“It is the heathenism we want to get rid of, not the national character.”
Born in 1840, Lars became one of the best known Norwegian missionaries. He was born to a poor family in a small town north of Lillehammer, a home of the Winter Olympics. In his youth, he became a heavy drinker and wild young thing. With some buddies, he robbed a bank and was arrested. Refusing to reveal his accomplices, he was sent to prison for four years.
At the time, the evangelist Hans Hauge was leading a revival across the Scandanavian countries. Hauge’s message spread to Skrefsrud in prison. The renewing and forgiving message of the Gospel broke through to Skrefsrud, and he repented of his wild ways. Anna Olsum, a girl he’d known before prison, visited him frequently, and encouraged his transformation. He began to feel called to ministry, studying voraciously, and he discovered a talent for languages, learning English and German while still in jail.
When Skrefsrud was released from jail, he sought to enter seminary but was rejected at every turn, being an ex-convict. Against the advice of friends, he went to Berlin with the hope of finding a theological education. In Berlin he became friends with Hans Peter Boerresen, a Dane who was studying at the Gossner Missionary Society, a Baptist ministry. Boerresen helped him to be accepted into training at Gossner, and he was a devoted student. He worked, studied, attended daily services, and fasted for two years, surviving on bread, cheese, and water. He was determined to bring his body into submission to God (remind you of Augustine?).
After graduating from Gossner, Skrefsrud was sent to West Bengal, in India, to join in missionary work with other German Baptists there. Boerresen joined him there a year later. At the time, however, war between Germany and Denmark made relationships difficult with their fellow German missionaries. They were “encouraged” to leave the Gossner mission in West Bengal. Not finding welcome from other German missionaries in the area, they came to know a Baptist missionary, E. C. Johnson, who helped them to establish themselves among the Santal tribe, and they would spend the rest of their lives serving the Santal people. While there, Anna Olsum joined him in his missionary work, and they married.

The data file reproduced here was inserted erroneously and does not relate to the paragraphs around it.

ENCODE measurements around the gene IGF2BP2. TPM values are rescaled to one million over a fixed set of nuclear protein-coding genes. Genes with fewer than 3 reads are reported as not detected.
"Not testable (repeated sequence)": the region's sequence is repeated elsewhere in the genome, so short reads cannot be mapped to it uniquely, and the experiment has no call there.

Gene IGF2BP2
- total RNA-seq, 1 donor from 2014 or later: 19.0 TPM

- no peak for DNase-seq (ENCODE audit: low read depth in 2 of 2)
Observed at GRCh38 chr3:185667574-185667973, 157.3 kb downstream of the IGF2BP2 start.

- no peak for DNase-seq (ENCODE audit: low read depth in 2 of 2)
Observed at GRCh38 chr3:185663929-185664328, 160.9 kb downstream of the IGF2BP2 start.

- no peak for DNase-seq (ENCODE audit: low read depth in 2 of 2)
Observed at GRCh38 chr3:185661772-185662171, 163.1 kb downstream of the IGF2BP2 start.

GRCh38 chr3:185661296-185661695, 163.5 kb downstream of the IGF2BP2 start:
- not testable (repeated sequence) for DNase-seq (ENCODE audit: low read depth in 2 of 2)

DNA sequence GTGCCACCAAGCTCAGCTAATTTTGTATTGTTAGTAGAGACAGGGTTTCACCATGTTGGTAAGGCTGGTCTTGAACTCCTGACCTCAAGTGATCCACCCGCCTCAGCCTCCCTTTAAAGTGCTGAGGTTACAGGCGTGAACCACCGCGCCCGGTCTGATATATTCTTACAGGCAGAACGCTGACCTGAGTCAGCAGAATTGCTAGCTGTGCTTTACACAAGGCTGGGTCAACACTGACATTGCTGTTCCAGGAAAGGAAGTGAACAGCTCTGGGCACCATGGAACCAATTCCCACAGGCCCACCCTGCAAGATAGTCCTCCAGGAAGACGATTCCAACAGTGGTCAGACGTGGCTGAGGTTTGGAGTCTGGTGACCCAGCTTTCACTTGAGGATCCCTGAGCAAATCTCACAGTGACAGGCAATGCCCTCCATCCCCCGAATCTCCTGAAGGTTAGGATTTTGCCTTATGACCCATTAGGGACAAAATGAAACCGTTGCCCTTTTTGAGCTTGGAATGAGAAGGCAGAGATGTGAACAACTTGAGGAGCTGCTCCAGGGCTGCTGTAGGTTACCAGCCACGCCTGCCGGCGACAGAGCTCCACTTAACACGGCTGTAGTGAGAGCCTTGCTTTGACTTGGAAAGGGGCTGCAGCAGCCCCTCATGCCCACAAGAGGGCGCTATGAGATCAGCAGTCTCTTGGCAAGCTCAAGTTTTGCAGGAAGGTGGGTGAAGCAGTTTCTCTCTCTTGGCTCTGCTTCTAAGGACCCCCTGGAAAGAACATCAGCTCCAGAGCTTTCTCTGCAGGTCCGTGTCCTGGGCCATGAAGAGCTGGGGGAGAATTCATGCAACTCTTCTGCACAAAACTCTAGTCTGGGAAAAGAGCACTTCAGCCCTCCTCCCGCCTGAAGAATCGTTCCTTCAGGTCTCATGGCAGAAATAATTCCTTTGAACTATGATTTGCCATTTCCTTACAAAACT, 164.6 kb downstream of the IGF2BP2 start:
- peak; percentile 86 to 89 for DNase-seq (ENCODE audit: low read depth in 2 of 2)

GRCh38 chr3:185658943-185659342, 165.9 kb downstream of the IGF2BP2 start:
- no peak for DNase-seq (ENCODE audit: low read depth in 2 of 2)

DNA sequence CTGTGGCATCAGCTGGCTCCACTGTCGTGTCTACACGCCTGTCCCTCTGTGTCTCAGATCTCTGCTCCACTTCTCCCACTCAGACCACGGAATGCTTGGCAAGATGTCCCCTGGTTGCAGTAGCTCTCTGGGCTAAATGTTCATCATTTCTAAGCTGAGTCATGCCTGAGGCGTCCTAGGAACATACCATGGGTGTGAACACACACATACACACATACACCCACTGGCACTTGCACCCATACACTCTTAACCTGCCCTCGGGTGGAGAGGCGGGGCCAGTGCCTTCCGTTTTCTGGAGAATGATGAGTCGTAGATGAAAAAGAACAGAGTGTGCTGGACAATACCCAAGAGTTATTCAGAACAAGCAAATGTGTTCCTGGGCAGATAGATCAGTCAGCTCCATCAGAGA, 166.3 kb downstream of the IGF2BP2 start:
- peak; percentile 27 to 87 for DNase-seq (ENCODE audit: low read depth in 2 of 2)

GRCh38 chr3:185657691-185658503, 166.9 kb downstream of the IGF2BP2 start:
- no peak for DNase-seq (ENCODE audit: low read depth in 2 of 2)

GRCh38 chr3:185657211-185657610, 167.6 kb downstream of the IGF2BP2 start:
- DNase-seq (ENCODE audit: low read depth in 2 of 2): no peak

The Santals were a simple and vulnerable people who suffered persecution from their neighbors. Skrefsrud felt great compassion for them, and took it upon himself to strive to help the Santals overcome their adversity. With his gift for languages, he learned the Santal tongue and created a written langauge for them. With them, he translated the Scriptures and wrote them a hymnal that used their native songs. He valued their culture and traditions, and wanted to help them preserve their ways for future generations. As he and Boerresen needed financial support for their work, they re-embraced their Lutheran heritage in order to get support from Norway, taking pains to hide the fact that they had ever embraced Baptist traditions.
Skrefsrud was extremely committed to social justice. He sympathized with the poor, the oppressed, and the exploited. He freely helped to save the Santal people from money lenders, persecution from neighbors, and all who would take advantage of the Santals’ simplicity. He founded schools to teach the Santals farming, animal care, carpentry, and skills to help them thrive in their communities. While being a servant of Christ, he loved the people so much as to help them write down and preserve their traditional myths and rituals. And at the same time, he helped to establish a church that embraced their native ways, and that they would be able to continue and manage themselves.
His popularity grew, such that he came to represent the interests of the Santal people to the Indian and British governments. His mission grew into the modern-day Northern Evangelical Lutheran Church (nelc.in), which counts over 150,000 members. The written alphabet he created for the Santals continues to be used today. In his last days, he suffered a stroke, and became incapacitated. He passed away on December 11, 1910.
Lord, today we thank you for the inspiration of your servant, Lars Olsen Skrefsrud. The powerful renewal of Your Gopsel transformed him from the ways of death to life, and he dedicated his life to bringing your message to the Santal people. He strove to help them survive and thrive, and his mission continues to serve you even today. Help us to understand Your forgiveness, and to believe in Your transformative power and grace, that is free to all of us. In Your name we pray, Amen.